Faith is the means by which man accepts and receives God’s saving grace. Man cannot help God in providing salvation, but man does have the responsibility to accept or reject what God offers. Man’s response to God in accepting His work of salvation is called faith.
It is the means by which we yield to God, obey His Word, and allow Him to perform His saving work in us. Thus faith is the channel through which God's grace comes to man. Both God's grace and man's faith are necessary for salvation. “Without faith it is impossible to please God” (Hebrews 11:6).
So what is faith?
“For we walk by faith, not by sight” (2 Corinthians 5:7).
“Now faith is the substance of things hoped for, the evidence of things not seen” (Hebrews 11:1).
Just as our physical eyesight is the sense that gives us evidence of the material world, faith is the “sense” that gives us evidence of the invisible, spiritual world.
The writer of Hebrews makes it clear that faith is a very practical thing, in spite of what unbelievers say. Faith enables us to understand what God does. Faith enables us to see what God sees. Faith enables us to see what others cannot see. As a result, faith enables us to do what others cannot do.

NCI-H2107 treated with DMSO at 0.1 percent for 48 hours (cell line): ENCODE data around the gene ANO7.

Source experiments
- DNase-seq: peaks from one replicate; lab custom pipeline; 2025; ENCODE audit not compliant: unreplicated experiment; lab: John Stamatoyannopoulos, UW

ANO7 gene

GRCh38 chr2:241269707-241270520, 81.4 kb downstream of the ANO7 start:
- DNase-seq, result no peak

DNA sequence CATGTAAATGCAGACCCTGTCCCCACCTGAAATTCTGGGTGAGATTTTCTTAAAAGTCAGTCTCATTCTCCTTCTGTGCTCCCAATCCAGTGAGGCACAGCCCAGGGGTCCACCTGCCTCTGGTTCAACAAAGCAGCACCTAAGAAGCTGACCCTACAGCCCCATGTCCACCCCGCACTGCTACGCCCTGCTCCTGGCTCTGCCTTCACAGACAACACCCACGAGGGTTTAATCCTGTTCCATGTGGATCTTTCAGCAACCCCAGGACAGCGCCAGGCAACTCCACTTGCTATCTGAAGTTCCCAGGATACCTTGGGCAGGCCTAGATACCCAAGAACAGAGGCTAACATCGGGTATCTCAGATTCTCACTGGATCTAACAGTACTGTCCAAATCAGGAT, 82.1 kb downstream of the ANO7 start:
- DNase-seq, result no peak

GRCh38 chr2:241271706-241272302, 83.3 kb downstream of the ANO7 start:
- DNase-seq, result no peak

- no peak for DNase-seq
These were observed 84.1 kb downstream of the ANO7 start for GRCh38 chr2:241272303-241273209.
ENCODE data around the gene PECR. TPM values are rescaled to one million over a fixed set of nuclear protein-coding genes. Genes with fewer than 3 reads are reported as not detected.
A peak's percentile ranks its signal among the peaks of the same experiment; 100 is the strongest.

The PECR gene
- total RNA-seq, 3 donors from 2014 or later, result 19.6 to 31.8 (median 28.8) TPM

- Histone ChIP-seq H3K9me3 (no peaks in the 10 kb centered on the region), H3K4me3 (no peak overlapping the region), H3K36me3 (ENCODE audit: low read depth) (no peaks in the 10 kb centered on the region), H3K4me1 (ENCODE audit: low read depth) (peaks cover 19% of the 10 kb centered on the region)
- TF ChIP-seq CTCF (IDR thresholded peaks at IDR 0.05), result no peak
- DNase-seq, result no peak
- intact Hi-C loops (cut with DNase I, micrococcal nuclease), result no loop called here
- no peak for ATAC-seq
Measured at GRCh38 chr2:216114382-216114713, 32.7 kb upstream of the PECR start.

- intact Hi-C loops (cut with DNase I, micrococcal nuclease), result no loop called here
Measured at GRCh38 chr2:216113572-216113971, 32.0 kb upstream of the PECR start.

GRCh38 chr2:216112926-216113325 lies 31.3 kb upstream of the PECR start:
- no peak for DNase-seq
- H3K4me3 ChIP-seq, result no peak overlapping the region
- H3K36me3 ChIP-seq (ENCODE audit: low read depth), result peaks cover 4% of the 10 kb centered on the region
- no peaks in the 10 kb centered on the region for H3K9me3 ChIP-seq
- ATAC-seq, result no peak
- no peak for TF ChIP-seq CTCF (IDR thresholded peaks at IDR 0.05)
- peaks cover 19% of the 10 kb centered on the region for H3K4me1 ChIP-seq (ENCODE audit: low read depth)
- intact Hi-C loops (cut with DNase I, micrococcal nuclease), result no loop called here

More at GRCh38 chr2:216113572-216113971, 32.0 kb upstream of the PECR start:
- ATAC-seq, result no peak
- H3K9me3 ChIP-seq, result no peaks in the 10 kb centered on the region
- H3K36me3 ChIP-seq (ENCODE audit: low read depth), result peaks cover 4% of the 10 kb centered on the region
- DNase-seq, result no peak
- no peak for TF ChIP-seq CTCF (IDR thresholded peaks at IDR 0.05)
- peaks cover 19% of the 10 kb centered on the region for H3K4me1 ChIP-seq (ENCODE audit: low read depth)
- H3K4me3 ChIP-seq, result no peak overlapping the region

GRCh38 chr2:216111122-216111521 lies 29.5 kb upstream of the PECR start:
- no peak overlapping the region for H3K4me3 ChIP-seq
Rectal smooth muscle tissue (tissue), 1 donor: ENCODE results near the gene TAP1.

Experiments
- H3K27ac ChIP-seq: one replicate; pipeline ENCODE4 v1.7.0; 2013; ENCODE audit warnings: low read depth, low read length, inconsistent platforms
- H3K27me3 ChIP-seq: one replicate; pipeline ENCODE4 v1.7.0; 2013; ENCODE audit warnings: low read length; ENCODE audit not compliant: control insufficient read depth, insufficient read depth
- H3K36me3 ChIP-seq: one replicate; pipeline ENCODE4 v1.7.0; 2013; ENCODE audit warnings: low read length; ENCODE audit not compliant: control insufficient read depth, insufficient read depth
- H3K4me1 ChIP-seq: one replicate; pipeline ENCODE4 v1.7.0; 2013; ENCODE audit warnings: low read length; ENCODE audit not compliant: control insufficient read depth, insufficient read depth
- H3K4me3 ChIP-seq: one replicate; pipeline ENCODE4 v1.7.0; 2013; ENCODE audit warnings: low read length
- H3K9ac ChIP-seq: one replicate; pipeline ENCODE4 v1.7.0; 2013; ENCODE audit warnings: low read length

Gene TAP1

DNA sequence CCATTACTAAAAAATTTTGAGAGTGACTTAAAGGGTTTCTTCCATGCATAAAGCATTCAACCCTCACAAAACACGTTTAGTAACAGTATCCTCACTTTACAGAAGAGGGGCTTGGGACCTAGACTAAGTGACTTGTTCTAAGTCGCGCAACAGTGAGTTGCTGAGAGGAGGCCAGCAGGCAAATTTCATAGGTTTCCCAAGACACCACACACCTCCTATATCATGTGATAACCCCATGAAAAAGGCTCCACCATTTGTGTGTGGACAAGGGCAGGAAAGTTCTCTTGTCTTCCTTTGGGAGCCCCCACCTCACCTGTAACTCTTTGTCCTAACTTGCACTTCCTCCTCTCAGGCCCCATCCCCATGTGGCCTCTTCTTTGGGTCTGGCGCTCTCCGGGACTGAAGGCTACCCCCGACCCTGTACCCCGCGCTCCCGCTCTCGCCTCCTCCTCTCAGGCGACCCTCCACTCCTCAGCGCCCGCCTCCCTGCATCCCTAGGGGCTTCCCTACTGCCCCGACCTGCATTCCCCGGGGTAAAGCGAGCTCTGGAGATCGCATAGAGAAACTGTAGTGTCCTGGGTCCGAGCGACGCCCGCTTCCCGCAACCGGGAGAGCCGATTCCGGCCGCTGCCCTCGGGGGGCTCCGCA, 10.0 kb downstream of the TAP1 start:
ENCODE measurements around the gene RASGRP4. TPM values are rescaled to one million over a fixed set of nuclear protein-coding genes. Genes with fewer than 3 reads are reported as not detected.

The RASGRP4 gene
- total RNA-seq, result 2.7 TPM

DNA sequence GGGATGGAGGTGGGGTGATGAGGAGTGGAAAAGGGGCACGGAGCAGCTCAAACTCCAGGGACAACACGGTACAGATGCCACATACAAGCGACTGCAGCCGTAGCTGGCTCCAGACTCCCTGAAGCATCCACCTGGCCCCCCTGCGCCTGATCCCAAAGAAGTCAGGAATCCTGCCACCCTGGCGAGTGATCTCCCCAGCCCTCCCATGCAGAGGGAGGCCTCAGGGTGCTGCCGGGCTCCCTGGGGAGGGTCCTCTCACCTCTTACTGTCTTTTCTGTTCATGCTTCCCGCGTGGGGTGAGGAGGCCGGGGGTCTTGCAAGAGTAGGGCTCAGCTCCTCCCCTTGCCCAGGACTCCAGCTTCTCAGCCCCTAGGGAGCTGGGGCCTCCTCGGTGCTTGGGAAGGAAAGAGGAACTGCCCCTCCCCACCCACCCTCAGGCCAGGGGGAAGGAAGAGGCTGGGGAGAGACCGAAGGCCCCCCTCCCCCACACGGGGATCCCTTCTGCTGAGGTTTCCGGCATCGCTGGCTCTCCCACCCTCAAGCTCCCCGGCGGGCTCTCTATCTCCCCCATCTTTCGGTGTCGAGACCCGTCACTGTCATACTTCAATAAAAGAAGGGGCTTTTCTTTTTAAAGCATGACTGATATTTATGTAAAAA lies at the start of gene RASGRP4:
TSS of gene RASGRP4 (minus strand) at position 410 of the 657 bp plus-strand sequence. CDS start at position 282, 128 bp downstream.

“In scripture when man expresses meaningful ‘faith’ to God it is not just mental agreement, it is an active, productive, working relationship.” 
In 1 Thessalonians 1, we read “remembering without ceasing your work of faith." It is important to see faith works. Saving faith produces something, it works. “So, whether it is justification, establishing the law, or performing acts of righteousness, it works. It is not that the person has power or authority, but because he is calling on the promises, power, provision, and enablement of God. Since God will always support what He has promised.” 
“So faith is an activity of man, but it is linking up with and utilising the power and provision of Almighty God. Notice some of the ways in scripture that faith works: … justified by faith, righteousness which is by faith, walk by faith, live by faith, united by faith, received ability to conceive, were not afraid of the king’s edict, kept the Passover, the walls of Jericho fell down, did not perish, conquered kingdoms, performed acts of righteousness, obtained promises, shut the mouths of lions…”